Today is national word-coining day. So far today I've heard clumsome and predilectivity. How about you? Got any good words?
And now, for the fruits of a day off sick; I got a migraine, and then I was suddenly on a steep hill at a crossroads, surrounded by tall red-brick building. The streets were busy with traffic and the occasional passer by, but along the central reservation there were corpses lying; as I watched, one caught on the wheel of a car and flipped over. Wondering if I should cross to see if I could help, I suddenly found myself backing away from a large black dog, who was barking at me. His owner pulled him back on a lead, and gave me a conspiratorial voice, saying, "You'll be buying a house then." At around this point I wondered if I was perhaps in Edinburgh. I turned and walked quickly away, turning corners in what seemed like fast succession past big green garage doors and across broad streets; not really the pedestrian area of town, but following a series of turns that would allow me to circle back to where I started. I went further than I expected, and became anxious, and wondered what I was doing so far from home when I was ill. I tried to remember leaving home and concluded that I must be dreaming, although I could not recall falling asleep, and the city seemed extremely real. I had lost my sense of where I was, but persuaded myself to remain calm. I came to a blue door in a wall of weathered brick and went inside. Inside was a gallery, full of pictures painted on wood of women with blue hair and black eyes. As I looked at them, they seemed to recede and double, becoming both flatter and more three-dimensional, like a victorian vista-toy but fringed with colour and blur, as if there were actually two pictures, and if I could focus my eyes correctly, I would see the other. As I was trying to see, a large alsation dog came barking and snarling up at me, and the man pulling on his lead, smiled and rolled his eyes and made faces in a way probably intended to be reassuring but actually quite alarming. Then another dog, a gray greyhound of a sweet disposition, came up and started worrying at my hand, just after attention and love, but feeling quite surrounded I backed quickly out through double white wooden doors behind me into an enclosed quad full of large square tombs (the technical term is chest tomb) and green grass. I quickly jumped up and over one (the feel of stone under my hand determinedly real) then looked behind to check the greyhound had not followed me, but the doors were closed. It seemed very different weather out here, and the quad was not as small as I had supposed, more like a stadium, really, full of unmarked golden sandstone chest tombs and old, springy green grass, and the occasional tree, with white blossom. I lingered. Returned with anxious thought that the museum would be closed by now, and indeed, the strange blue pictures had been covered by dark wooden shutters. I went to the information desk, where there was woman with short blond hair who gave me a hard look, and said, "You're buying a house, then." Surprised, I asked her if she was doing anything after her work ended. She said no, and arranged to meet me outside, once everyone had left. I left by going down steep red stairs and out through an orange door onto a street corner on a crossroads on a steep hill. There were a bunch of geeks mithering about how to find out where they were using GPS and grid coordinates, some of them with handheld devices, prior to going for a drink or a cup of coffee somewhere. This despite the fact that we were on a street corner, where surely the streets were marked. I glanced around to see, slowly coming to the realisation that the pretty gallery attendant had probably left by another door, and realised that I had returned to the same street corner after all, and, as I glanced over to the central reservation, the boodies (now battered and bloody from having been knocked around by cars) got up and started to walk slowly uphill.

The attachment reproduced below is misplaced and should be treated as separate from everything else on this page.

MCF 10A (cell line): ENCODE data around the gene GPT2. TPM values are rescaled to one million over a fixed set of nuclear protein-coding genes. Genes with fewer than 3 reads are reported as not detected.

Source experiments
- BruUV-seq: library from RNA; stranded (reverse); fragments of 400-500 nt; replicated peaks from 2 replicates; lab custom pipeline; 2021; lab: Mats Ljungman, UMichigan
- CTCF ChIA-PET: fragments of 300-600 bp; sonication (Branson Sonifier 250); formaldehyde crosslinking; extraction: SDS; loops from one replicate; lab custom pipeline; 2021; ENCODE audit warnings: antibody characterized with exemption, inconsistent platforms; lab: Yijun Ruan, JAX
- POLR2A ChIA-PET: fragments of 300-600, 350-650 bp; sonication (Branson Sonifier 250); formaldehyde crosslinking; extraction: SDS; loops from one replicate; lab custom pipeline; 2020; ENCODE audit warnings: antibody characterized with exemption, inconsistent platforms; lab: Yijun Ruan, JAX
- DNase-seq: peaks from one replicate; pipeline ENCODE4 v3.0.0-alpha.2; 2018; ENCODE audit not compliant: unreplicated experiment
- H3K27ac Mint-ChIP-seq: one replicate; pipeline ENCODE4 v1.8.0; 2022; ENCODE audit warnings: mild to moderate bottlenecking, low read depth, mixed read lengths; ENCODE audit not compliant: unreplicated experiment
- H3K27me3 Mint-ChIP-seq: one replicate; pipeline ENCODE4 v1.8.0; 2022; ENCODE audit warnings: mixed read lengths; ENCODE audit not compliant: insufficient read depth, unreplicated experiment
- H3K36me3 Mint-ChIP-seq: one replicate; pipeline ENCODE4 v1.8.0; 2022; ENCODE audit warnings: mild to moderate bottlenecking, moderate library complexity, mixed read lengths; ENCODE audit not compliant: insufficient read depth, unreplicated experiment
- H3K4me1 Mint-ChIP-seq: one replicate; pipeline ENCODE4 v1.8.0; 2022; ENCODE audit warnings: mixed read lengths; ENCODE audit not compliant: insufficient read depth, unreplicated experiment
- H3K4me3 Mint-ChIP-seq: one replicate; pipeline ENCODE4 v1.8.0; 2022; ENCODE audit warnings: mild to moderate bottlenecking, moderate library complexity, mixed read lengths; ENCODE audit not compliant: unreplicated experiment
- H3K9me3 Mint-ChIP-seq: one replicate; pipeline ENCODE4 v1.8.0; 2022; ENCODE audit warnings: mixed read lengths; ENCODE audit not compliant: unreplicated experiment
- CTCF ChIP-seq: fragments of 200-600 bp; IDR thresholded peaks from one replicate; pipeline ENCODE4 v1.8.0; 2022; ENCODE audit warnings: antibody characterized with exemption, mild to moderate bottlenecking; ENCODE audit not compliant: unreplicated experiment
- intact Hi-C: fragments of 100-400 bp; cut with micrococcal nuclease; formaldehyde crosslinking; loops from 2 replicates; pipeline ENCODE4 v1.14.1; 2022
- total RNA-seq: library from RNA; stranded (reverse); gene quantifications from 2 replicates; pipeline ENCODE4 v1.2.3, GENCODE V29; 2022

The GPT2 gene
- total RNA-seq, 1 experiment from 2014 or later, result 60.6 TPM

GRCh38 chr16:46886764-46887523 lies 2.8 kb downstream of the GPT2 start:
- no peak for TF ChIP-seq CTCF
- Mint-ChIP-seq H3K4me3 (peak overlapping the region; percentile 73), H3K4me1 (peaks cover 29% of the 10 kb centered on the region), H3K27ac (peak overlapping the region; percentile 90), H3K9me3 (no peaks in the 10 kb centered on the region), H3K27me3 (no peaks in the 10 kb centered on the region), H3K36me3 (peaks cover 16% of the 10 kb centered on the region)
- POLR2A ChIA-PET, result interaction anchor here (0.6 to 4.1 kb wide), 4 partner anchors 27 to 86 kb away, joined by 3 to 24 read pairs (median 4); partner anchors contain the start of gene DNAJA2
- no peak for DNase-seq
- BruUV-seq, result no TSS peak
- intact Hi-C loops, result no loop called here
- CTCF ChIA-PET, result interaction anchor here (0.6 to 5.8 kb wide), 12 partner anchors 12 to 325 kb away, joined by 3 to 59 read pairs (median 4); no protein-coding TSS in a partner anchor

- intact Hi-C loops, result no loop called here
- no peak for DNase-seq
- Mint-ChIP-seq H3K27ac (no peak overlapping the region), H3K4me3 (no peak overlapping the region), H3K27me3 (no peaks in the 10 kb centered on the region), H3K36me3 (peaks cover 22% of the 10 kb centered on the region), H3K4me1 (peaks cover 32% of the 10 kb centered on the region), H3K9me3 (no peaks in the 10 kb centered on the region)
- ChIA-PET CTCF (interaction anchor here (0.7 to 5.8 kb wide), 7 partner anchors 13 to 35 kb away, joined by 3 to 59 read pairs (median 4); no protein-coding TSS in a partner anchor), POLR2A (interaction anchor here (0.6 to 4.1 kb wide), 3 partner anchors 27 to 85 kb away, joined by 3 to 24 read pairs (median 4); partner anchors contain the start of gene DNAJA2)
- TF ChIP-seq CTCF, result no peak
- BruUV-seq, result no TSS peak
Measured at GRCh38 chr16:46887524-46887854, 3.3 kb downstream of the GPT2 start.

I could base a religion on that one. If I weren't taking up all of my time to paddyll in the myre, as duckes do or yonge chyldren.
Also, a funky found tape project. Remember them?
... and while I'm on the found sound stuff, imomus is currently rescuing ordinary background sounds and putting them on an internet radio station to make a soft yet persistent soundstream guaranteed to bewilder your coworkers, confuse the computer repair man and make your cat twitch. It's a Japanese station, but the words "listen now" are in english: They are sound weeds, but for six weeks we will make them sound flowers, found sound flowers. (Lost Radio, Found Sound Garden manifesto.)